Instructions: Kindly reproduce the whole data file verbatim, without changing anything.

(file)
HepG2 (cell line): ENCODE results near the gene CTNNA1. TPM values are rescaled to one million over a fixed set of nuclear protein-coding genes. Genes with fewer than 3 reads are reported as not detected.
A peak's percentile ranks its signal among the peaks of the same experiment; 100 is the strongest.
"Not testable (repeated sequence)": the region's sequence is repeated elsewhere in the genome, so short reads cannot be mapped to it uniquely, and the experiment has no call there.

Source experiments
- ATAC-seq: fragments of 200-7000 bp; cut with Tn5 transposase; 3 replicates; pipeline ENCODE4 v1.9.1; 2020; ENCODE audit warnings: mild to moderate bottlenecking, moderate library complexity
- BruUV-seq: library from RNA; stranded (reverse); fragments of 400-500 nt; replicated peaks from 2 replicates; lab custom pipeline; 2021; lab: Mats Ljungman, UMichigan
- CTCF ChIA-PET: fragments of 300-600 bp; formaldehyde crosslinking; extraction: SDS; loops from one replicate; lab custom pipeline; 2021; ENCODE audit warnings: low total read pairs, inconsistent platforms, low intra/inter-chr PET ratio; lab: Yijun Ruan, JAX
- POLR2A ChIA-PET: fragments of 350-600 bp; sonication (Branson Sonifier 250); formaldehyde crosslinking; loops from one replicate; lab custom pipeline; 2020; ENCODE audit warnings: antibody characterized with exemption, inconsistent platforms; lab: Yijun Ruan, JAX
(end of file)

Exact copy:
HepG2 (cell line): ENCODE results near the gene CTNNA1. TPM values are rescaled to one million over a fixed set of nuclear protein-coding genes. Genes with fewer than 3 reads are reported as not detected.
A peak's percentile ranks its signal among the peaks of the same experiment; 100 is the strongest.
"Not testable (repeated sequence)": the region's sequence is repeated elsewhere in the genome, so short reads cannot be mapped to it uniquely, and the experiment has no call there.

Source experiments
- ATAC-seq: fragments of 200-7000 bp; cut with Tn5 transposase; 3 replicates; pipeline ENCODE4 v1.9.1; 2020; ENCODE audit warnings: mild to moderate bottlenecking, moderate library complexity
- BruUV-seq: library from RNA; stranded (reverse); fragments of 400-500 nt; replicated peaks from 2 replicates; lab custom pipeline; 2021; lab: Mats Ljungman, UMichigan
- CTCF ChIA-PET: fragments of 300-600 bp; formaldehyde crosslinking; extraction: SDS; loops from one replicate; lab custom pipeline; 2021; ENCODE audit warnings: low total read pairs, inconsistent platforms, low intra/inter-chr PET ratio; lab: Yijun Ruan, JAX
- POLR2A ChIA-PET: fragments of 350-600 bp; sonication (Branson Sonifier 250); formaldehyde crosslinking; loops from one replicate; lab custom pipeline; 2020; ENCODE audit warnings: antibody characterized with exemption, inconsistent platforms; lab: Yijun Ruan, JAX